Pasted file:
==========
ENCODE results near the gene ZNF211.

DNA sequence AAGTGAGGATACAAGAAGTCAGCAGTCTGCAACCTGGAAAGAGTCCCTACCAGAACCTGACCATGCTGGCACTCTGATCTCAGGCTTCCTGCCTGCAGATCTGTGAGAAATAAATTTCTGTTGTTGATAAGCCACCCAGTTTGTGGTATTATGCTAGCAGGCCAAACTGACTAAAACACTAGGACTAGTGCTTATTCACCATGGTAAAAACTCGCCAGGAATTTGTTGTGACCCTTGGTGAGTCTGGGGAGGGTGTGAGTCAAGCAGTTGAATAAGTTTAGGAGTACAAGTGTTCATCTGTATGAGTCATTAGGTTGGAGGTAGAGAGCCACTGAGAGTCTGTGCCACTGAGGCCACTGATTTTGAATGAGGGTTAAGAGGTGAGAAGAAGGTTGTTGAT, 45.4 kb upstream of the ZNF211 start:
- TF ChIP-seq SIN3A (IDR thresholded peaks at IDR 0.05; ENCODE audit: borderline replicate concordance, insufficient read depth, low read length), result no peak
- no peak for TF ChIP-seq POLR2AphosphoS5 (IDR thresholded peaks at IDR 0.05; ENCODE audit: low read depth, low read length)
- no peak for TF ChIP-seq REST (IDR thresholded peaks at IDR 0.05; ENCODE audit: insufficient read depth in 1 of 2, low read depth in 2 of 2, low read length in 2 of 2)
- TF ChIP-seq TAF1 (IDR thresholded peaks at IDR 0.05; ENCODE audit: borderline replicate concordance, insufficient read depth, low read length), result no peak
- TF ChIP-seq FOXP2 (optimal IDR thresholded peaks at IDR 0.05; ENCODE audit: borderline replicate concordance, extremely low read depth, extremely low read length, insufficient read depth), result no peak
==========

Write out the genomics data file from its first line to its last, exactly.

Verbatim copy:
ENCODE results near the gene ZNF211.

DNA sequence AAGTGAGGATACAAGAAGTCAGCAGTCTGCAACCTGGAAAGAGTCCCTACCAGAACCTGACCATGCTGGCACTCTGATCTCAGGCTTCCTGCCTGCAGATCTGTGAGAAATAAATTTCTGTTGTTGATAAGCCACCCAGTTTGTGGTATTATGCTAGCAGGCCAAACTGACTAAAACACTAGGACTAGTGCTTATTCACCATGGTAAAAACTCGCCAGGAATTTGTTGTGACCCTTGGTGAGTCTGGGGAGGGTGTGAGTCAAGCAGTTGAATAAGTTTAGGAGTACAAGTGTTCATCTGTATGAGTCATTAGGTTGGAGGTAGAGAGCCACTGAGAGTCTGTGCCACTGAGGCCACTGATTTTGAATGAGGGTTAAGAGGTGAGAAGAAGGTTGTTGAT, 45.4 kb upstream of the ZNF211 start:
- TF ChIP-seq SIN3A (IDR thresholded peaks at IDR 0.05; ENCODE audit: borderline replicate concordance, insufficient read depth, low read length), result no peak
- no peak for TF ChIP-seq POLR2AphosphoS5 (IDR thresholded peaks at IDR 0.05; ENCODE audit: low read depth, low read length)
- no peak for TF ChIP-seq REST (IDR thresholded peaks at IDR 0.05; ENCODE audit: insufficient read depth in 1 of 2, low read depth in 2 of 2, low read length in 2 of 2)
- TF ChIP-seq TAF1 (IDR thresholded peaks at IDR 0.05; ENCODE audit: borderline replicate concordance, insufficient read depth, low read length), result no peak
- TF ChIP-seq FOXP2 (optimal IDR thresholded peaks at IDR 0.05; ENCODE audit: borderline replicate concordance, extremely low read depth, extremely low read length, insufficient read depth), result no peak